By 2020, experts forecast that 26 billion devices will be connected to the Internet, and some predict two or three times that number.
Researchers have concluded that agencies must decide how best to take advantage of the Internet of Things for core missions while protecting privacy and enhancing security. And that security model will likely have to be unique because every endpoint and network connection is vulnerable to hackers. Cybersecurity would also involve protecting IoT hardware and sensors, securing 4G and Wi-Fi, and preventing tampering with power grids and utilities.
Also at issue are federal laws that protect consumer and government data, such as the Privacy Act of 1974 and the Health Insurance Portability and Accountability Act of 1996, which were designed long before the IoT existed. Geo-location histories, financial information and health data are often stored on smartphones and other devices, and people naturally want assurances that their personal information is secure. the report suggest that transparency about data policies and management would help.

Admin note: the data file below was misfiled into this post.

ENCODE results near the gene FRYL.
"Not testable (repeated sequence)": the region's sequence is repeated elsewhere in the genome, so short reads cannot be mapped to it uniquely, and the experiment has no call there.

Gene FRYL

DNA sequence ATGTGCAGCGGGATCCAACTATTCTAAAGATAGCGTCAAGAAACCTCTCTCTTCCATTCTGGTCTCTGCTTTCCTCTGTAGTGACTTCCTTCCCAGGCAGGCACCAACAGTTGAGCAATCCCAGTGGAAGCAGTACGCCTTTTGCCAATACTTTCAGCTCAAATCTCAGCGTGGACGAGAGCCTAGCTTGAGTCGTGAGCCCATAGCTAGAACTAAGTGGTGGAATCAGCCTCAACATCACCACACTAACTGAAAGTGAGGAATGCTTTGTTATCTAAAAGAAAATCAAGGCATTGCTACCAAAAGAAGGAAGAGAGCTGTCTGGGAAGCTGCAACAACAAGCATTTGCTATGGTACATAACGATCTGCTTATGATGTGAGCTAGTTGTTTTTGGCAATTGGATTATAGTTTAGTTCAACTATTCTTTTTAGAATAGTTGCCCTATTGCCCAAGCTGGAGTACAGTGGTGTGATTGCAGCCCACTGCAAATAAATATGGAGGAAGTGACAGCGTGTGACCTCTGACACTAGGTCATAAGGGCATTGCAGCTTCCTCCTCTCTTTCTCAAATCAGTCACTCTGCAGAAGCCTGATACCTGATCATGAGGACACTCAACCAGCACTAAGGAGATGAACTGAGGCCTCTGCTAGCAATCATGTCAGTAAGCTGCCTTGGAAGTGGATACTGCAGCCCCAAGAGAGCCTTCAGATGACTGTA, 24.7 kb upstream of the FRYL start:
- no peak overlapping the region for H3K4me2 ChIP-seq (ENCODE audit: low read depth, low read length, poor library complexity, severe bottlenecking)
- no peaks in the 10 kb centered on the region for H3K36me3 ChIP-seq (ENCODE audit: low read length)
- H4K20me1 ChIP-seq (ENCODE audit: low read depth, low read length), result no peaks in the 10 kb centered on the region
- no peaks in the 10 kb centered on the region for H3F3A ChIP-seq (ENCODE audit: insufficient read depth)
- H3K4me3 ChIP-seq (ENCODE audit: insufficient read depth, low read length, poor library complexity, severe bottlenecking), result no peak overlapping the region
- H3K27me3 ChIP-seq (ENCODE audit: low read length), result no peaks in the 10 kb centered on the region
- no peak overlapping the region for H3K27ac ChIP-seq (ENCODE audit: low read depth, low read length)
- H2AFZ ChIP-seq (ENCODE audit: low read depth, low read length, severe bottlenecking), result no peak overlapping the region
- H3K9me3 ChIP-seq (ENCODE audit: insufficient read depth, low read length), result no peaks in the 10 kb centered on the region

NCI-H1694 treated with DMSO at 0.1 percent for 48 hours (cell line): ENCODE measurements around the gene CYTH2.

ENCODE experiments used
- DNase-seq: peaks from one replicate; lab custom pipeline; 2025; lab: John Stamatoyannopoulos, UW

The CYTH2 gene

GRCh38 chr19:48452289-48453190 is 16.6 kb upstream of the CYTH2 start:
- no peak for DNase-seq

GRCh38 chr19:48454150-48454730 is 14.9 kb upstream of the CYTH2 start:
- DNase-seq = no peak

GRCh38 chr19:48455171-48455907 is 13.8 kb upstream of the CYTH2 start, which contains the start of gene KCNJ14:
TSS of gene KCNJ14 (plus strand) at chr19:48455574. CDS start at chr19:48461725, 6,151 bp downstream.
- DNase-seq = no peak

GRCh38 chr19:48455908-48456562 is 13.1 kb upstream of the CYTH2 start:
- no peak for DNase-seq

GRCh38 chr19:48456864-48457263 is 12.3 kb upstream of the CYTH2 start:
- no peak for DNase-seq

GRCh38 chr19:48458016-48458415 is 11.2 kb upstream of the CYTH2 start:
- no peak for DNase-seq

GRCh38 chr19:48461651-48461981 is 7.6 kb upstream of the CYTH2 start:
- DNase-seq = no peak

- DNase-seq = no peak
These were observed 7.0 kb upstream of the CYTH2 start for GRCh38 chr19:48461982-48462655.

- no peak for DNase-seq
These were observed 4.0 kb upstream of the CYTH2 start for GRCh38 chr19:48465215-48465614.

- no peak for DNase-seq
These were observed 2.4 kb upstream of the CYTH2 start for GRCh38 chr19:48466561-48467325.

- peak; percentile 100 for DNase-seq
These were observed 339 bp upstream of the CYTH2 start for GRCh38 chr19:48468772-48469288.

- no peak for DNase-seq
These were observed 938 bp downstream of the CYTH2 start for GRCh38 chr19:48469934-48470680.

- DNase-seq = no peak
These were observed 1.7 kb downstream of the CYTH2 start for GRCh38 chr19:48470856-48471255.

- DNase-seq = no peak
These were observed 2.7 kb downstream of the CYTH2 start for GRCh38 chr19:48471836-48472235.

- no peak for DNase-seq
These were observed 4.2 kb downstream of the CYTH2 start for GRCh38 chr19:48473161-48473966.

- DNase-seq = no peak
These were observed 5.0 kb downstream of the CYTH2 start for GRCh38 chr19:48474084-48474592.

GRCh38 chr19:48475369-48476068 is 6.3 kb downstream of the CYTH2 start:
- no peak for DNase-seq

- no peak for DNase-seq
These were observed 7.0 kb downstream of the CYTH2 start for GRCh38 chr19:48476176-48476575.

The General Services Administration’s Smart Buildings initiative is cited as as a good example of an agency using the IoT to its advantage. Under the program, GSA installed sensors on government buildings to measure and manage environmental impact, energy efficiency, operating expenses and other factors.
The report recommends that the government create a strategy to educate the public and federal agencies alike about the IoT and its implications. The authors also urge Congress and the White House to avoid heavy regulation that could hinder the IoT’s growth and said they should instead focus on creating consumer-based standards and ensuring privacy protections.